Born in Texas in 1879, Rube Foster began playing baseball at an early age. He dropped out of school in the eighth grade to play for a local team called the Waco Yellow Jackets. In 1902, he went to play for the Chicago Union Giants. Over the next few years, Foster played for several teams and established himself as a top pitcher, also becoming a team manager in 1907 for the Leland Giants. Around 1910, Foster started his own team. In 1920, he became famous when he helped establish the Negro National League, the first successful professional baseball league for African-American players. Foster died in Illinois in 1930.
Early Baseball Star
Born on September 17, 1879, in Calvert, Texas, Andrew "Rube" Foster was one of the greatest players in the history of baseball. He was the fifth child of Reverend Andrew Foster and his wife. Foster developed a passion for baseball at a young age, and dropped out of school after finishing the eighth grade to pursue his love of the game.
Tall and powerful, Foster made an imposing figure on the pitcher's mound. He first played for the Waco Yellow Jackets, a local team. As an African-American pitcher, Foster encountered racism and discrimination frequently during his career. In 1902, he moved north to play for the Chicago Union Giants, one of the top African-American teams in the country at the time. With the Giants, Foster managed to win 44 consecutive games.
The following year, Foster played for the Cuban X-Giants for a season, helping his team defeat the Philadelphia Giants at the 1903 playoffs; the X-Giants ended that season with a 54-1 record. In 1904, Foster joined his former opponents, the Philadelphia Giants, with whom he continued to excel.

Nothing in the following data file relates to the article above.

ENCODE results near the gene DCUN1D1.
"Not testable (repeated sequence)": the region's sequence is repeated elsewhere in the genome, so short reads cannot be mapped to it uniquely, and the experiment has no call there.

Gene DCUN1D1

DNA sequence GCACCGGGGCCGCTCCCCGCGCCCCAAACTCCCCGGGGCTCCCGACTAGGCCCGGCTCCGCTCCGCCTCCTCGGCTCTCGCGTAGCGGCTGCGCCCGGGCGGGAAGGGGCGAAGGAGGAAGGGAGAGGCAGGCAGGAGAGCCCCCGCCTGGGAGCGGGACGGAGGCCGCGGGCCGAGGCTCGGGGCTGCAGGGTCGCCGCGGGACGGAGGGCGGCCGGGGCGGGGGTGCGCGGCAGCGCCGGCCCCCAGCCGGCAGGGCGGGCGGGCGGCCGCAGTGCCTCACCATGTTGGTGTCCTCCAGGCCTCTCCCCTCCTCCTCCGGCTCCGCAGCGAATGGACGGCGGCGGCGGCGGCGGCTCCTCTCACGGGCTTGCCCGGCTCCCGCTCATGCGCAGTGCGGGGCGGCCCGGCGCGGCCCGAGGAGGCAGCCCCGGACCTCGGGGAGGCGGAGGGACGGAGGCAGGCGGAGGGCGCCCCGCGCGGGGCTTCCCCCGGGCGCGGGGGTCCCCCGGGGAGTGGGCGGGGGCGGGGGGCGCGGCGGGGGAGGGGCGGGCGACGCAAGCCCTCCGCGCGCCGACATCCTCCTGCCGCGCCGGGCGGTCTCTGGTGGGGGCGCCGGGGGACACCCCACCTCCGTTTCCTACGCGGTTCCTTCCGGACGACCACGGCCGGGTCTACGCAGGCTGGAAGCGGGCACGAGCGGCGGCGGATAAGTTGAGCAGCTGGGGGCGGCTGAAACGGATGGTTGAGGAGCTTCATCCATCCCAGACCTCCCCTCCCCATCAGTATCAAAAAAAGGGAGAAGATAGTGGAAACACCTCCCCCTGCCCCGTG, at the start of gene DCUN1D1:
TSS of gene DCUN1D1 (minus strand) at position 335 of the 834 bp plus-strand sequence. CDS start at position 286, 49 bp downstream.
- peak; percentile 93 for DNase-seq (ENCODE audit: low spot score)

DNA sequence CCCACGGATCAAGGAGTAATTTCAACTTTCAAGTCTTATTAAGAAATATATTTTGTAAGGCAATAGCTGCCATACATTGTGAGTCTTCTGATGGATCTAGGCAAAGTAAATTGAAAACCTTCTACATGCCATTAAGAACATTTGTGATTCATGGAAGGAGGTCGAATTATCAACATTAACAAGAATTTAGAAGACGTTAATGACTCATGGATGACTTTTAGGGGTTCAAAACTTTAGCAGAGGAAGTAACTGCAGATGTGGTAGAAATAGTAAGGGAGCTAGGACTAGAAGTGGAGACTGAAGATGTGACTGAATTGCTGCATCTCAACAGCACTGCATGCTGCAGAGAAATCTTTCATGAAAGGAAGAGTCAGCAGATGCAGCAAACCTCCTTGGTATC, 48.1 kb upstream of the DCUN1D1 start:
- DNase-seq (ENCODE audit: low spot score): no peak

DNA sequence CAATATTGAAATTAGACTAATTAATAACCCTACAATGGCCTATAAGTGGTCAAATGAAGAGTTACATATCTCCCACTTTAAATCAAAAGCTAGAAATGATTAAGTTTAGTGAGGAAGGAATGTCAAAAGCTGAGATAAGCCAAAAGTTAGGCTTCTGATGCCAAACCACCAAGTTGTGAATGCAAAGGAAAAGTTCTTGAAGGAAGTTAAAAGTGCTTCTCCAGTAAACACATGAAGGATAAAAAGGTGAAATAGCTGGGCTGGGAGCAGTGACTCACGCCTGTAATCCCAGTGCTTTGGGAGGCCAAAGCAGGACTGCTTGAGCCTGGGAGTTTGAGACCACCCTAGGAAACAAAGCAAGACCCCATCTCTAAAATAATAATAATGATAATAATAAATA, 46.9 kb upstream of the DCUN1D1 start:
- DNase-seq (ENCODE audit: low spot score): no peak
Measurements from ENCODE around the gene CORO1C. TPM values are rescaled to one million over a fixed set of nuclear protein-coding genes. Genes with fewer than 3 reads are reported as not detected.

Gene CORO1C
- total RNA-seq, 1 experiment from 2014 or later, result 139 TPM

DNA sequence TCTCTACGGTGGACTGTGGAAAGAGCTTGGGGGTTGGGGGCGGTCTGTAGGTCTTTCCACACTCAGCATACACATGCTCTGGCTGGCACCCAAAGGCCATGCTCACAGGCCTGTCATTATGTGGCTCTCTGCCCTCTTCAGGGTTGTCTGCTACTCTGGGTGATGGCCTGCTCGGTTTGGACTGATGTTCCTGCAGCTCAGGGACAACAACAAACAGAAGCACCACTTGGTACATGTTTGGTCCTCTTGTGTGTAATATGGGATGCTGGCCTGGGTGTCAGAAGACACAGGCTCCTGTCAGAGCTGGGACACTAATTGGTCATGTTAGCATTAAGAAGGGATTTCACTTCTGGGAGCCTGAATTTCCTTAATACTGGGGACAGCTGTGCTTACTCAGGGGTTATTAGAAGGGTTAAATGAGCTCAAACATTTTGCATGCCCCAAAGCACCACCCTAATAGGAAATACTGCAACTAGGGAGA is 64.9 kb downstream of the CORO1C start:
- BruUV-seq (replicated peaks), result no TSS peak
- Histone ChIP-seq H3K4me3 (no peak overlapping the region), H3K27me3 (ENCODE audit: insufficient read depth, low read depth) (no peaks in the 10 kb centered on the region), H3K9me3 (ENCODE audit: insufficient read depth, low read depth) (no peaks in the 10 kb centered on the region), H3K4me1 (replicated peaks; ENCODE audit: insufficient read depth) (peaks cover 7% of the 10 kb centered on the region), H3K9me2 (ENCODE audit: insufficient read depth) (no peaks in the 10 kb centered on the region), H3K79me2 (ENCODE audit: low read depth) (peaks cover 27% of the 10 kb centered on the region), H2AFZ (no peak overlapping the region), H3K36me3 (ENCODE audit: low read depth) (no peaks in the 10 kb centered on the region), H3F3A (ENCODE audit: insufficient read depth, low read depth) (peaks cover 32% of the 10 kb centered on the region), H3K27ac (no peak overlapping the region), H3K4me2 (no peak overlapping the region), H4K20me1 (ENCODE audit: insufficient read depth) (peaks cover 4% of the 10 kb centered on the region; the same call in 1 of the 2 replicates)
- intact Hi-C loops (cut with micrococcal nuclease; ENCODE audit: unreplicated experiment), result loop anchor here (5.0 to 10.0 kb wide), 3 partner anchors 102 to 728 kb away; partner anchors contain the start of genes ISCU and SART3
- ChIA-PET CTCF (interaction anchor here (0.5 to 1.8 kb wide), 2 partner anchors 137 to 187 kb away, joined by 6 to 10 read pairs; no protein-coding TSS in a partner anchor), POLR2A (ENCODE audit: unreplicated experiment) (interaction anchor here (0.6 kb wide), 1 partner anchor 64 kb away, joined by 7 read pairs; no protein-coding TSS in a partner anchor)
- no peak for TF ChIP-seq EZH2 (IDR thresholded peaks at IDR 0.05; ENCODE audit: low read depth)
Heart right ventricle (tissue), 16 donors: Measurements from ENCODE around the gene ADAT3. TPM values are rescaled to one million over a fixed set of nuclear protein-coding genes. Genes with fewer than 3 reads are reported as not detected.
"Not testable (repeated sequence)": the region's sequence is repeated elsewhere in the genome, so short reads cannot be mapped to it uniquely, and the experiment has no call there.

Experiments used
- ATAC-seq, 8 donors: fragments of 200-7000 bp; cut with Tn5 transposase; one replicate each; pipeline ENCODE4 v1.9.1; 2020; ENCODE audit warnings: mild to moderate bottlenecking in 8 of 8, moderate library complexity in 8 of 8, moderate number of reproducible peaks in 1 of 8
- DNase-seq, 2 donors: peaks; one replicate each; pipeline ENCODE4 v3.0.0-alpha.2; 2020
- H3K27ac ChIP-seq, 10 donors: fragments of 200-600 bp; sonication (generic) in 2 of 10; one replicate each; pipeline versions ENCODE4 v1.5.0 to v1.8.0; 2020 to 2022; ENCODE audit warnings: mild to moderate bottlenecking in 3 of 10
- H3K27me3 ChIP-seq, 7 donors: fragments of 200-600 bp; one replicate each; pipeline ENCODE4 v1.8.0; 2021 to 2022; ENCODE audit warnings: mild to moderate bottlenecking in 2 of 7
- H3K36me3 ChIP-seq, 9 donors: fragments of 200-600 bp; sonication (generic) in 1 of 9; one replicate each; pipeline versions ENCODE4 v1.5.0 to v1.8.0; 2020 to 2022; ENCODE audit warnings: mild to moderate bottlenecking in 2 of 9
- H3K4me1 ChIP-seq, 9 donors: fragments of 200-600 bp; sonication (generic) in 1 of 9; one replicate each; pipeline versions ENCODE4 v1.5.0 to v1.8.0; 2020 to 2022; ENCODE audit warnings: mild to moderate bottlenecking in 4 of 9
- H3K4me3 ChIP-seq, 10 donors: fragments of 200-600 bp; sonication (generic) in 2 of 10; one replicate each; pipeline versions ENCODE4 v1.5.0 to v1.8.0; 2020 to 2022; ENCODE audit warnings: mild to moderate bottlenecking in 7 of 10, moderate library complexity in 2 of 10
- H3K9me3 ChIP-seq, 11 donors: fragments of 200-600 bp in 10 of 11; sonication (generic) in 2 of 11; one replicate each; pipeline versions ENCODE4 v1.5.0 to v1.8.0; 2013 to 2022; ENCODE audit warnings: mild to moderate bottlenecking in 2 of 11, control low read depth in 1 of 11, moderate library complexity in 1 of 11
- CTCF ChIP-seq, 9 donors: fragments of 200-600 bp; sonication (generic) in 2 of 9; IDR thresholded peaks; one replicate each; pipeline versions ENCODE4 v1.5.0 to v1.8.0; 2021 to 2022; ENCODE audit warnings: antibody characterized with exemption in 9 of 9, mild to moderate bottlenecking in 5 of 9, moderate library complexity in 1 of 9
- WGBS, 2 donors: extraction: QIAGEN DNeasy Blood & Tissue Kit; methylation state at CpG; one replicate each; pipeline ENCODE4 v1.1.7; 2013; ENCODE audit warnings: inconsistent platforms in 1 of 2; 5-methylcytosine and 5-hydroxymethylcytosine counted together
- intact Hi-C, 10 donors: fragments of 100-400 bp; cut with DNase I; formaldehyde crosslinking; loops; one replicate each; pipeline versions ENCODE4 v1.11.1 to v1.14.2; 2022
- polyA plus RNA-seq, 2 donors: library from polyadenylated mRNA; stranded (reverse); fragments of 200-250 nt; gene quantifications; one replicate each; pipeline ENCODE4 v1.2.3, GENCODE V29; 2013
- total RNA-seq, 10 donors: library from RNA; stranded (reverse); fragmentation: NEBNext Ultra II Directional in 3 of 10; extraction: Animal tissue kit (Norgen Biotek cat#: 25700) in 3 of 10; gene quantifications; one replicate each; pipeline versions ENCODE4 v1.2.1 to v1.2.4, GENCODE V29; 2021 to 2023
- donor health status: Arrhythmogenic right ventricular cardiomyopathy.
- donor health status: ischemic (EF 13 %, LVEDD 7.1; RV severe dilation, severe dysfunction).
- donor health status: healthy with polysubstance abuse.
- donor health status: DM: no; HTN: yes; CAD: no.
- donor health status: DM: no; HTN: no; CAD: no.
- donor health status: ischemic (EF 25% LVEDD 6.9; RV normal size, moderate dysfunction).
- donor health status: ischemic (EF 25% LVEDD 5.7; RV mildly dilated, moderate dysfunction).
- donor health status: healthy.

Manager and League Founder
Rube Foster joined the Leland Giants in Chicago in 1907, as both a member and manager of the team, and quickly proved that he was as adept at organizing and strategizing as he was at pitching and hitting. Foster then decided to part company with Giants owner Frank Leland and form his own team. He was especially pleased with his 1910 lineup, which included John Henry Lloyd, Bruce Petway and "Home Run" Johnson.
Foster's team eventually became known as the Chicago American Giants. Under his leadership, the Giants became one of the leading African-American teams in baseball history. Foster played fewer games as the years progressed, choosing to focus his efforts behind the scenes. In 1920, he helped establish the National Negro National League—the first successful professional baseball league for African-American players—serving as the organization's president and treasurer.
Death and Legacy
Foster experienced a mental breakdown in 1926, and spent his final years in an asylum in Kankakee, Illinois. He died at the asylum on December 9, 1930, at the age of 51.
Foster was admitted into the Baseball Hall of Fame in 1981. He is remembered as the "Father of Negro Baseball," "Father of the Negro Leagues" and "Father of Black Baseball." The Baseball Hall of Fame website characterizes him as "one of baseball's greatest Renaissance men" for his abilities as a player, manager and league founder.
We strive for accuracy and fairness. If you see something that doesn't look right, contact us!